Bullet weight is something hunters have argued over since bullets were round balls. The general consensus has been that heavier bullets are better. Funny, this logic has never applied to supermodels.
A deer hunter going elk hunting might think that because elk are bigger than deer, that he or she needs a bigger (heavier) bullet. This reasoning seems to be based on sound logic, but in truth what seems like sound logic doesn’t always represent ballistic truth.
Let’s look at the 308 Winchester to get a better understanding of the importance of bullet weight. The 308 Winchester will launch a 125-grain bullet at about 3,200 fps, a 165-grain bullet at about 2,800 fps, and a 180-grain at around 2,600 fps. Right off, you can see that heavier bullets start out at a disadvantage. For example, for a 32 percent grain increase in bullet weight, you must give up about 13 percent in velocity.
Ironically, in many cases the heavier bullet will have better external ballistics because of its high ballistic coefficient. On the other hand, the heavier bullet might not provide the dynamic tissue destruction you’re looking for on impact.
For most cartridges, the answer isn’t a heavy or a light bullet, but a bullet weighing somewhere in between. For big game hunting with common big game cartridges, the mid-range bullets generally provide the best balance of external and terminal ballistics. Let’s look at the 308 Winchester again and compare the external ballistics of a 125-, 165-, and 180-grain Nosler Ballistic Tip bullet out to 400 yards:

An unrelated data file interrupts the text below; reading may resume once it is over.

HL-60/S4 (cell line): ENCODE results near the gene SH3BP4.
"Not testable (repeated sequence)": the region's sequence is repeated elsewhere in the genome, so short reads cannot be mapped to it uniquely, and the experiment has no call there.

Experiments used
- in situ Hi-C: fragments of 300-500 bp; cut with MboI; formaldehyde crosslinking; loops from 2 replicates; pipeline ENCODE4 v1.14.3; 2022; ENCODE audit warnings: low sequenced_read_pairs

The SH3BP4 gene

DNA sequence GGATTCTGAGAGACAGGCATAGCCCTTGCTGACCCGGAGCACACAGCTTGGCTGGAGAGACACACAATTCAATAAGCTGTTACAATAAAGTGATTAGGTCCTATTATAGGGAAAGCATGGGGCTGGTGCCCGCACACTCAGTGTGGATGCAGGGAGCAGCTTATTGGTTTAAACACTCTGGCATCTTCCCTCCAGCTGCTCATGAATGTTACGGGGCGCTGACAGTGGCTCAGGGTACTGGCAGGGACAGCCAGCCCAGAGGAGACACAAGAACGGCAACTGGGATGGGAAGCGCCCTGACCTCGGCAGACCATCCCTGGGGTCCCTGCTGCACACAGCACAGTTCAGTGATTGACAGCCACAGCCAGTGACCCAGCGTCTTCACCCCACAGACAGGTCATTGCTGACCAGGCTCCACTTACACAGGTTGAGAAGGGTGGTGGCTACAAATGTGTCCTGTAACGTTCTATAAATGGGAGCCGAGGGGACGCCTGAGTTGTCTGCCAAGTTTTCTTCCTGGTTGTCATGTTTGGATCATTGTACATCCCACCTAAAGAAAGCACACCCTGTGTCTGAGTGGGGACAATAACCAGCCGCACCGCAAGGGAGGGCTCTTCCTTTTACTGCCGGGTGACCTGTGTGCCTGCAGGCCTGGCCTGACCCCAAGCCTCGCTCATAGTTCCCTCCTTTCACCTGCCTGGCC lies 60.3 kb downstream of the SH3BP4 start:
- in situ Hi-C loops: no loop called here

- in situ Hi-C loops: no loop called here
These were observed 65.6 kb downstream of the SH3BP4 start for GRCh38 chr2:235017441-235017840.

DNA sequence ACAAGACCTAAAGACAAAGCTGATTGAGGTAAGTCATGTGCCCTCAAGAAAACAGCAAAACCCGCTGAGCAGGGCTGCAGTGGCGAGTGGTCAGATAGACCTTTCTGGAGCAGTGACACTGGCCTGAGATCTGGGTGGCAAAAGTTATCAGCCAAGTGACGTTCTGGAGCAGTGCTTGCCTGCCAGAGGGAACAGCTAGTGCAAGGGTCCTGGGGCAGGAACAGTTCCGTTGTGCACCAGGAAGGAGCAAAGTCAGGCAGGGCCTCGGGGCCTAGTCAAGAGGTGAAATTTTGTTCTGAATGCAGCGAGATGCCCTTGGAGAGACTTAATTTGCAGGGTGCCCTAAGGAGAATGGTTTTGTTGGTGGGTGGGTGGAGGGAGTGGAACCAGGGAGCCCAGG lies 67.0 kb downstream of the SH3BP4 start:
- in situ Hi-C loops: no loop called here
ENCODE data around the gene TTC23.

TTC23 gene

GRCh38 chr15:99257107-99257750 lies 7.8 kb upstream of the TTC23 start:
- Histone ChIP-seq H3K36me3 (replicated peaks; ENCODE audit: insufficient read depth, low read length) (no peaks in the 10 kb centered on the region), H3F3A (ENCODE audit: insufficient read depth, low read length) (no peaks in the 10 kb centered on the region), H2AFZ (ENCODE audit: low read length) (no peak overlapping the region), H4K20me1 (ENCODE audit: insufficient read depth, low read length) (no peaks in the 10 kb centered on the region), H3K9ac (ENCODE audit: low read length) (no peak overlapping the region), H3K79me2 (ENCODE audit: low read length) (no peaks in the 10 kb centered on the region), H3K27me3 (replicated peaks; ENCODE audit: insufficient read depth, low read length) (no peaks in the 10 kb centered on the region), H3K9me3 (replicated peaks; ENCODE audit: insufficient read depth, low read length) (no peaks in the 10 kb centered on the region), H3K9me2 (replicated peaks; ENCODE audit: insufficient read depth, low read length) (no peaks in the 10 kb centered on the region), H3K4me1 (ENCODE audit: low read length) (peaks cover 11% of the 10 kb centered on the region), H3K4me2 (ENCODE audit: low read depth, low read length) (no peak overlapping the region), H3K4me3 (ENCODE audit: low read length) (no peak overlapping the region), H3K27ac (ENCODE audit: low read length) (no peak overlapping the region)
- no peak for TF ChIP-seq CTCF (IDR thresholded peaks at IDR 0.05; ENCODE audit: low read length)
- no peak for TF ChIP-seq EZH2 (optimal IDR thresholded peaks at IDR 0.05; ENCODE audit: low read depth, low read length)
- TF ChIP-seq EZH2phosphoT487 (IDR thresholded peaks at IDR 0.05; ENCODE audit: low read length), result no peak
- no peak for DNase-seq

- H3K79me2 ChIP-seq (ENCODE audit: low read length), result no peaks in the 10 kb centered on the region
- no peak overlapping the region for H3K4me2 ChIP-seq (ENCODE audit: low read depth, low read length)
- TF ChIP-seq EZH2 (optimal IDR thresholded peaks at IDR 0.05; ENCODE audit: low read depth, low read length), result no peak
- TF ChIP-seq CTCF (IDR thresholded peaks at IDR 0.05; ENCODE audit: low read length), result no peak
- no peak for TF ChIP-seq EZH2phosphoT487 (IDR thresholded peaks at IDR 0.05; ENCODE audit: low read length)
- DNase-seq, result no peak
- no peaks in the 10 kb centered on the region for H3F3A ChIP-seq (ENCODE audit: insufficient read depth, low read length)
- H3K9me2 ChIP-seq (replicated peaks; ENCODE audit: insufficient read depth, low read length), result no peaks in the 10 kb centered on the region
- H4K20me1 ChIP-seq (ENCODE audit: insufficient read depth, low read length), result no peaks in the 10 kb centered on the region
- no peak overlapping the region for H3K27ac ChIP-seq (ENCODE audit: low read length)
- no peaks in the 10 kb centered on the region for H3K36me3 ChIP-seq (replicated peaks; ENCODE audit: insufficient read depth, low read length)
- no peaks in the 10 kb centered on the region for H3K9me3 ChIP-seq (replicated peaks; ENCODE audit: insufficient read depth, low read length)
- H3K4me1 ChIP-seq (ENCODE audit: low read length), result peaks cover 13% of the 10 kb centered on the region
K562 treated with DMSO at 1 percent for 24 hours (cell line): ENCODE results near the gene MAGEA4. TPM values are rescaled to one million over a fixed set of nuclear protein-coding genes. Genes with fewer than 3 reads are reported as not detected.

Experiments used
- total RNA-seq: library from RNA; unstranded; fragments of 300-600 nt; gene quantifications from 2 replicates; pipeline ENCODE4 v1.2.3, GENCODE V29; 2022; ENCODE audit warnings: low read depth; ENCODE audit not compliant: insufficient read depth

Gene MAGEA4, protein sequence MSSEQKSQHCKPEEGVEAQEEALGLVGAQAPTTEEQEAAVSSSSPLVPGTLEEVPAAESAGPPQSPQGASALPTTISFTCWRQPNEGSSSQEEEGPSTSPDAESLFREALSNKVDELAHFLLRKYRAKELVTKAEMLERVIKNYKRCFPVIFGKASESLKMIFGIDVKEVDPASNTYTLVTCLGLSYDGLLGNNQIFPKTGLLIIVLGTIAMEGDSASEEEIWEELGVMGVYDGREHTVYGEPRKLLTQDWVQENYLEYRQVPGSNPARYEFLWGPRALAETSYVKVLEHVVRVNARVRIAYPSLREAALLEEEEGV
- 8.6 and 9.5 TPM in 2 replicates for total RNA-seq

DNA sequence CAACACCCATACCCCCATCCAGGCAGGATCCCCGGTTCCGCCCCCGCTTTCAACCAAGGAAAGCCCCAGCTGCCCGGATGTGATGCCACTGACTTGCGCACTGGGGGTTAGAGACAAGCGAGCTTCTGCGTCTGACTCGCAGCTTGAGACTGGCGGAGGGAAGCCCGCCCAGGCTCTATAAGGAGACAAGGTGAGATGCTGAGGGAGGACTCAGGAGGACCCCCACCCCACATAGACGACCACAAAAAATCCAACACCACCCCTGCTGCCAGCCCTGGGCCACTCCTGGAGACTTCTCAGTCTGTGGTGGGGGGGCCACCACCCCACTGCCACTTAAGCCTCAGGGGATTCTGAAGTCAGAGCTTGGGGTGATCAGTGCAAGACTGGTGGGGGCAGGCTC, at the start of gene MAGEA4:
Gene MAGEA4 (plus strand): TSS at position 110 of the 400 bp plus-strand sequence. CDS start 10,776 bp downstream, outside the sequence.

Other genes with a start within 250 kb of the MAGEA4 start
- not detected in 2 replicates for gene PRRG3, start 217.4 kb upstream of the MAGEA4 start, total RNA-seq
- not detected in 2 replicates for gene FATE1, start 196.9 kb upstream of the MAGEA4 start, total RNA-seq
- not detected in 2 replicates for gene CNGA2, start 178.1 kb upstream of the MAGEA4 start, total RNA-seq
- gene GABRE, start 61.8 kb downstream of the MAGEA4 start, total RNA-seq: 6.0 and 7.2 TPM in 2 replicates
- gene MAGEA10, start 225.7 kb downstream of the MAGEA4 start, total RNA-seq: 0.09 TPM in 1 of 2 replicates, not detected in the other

Bullet 200 yards 300 yards 400 yards
125 grain 2677/1989/-2.6 2438/1649/-10 2211/1356/-23.3
165 grain 2426/2156/-3.6 2251/1856/-13.2 2082/1588/-29.6
180 grain 2264/2048/-4.4 2105/1771/-15.6 1953/1525/-34.7
As you can see, even though the 125-grain bullet strikes with more velocity at 400 yards, it impacts with less energy than the two heavier bullets. At every distance the 165-grain bullet is traveling faster and hits harder than the 180. It also has more energy at every distance than the 125-grain bullet, with only a minimal increase in bullet drop.
Some will quickly point out that the 180-grain bullet has the highest sectional density (SD). Sectional density is the relationship of a bullet’s weight to its diameter, and many hunters think this is a magical number that indicates penetration ability.
As far as expanding bullets are concerned, this is a myth because once the bullet begins to deform, its sectional density drastically changes with the bullet’s shape.
Terminal performance testing – shooting bullets into a test medium – is a better way to compare how the different bullet weights stack up. I tested a 150-grain Sierra ProHunter bullet (SD: .226) and a 180-grain Sierra ProHunter (SD: .271) out of a 308 Winchester. Muzzle velocities were 2,590 and 2,450 fps, respectively. The heavier bullet penetrated 8 percent deeper, but the wound cavity was 18 percent smaller.
In another test out of a 308 Winchester, a 150-grain Barnes Triple Shock bullet (SD: .226) penetrated 9 percent more than a 168-grain Triple Shock (SD: .253), thus illustrating that sectional density isn’t a reliable predictor of penetration; impact velocity and bullet construction determine terminal performance. For most common big game applications, select a mid-weight bullet for a better balance of external and terminal performance.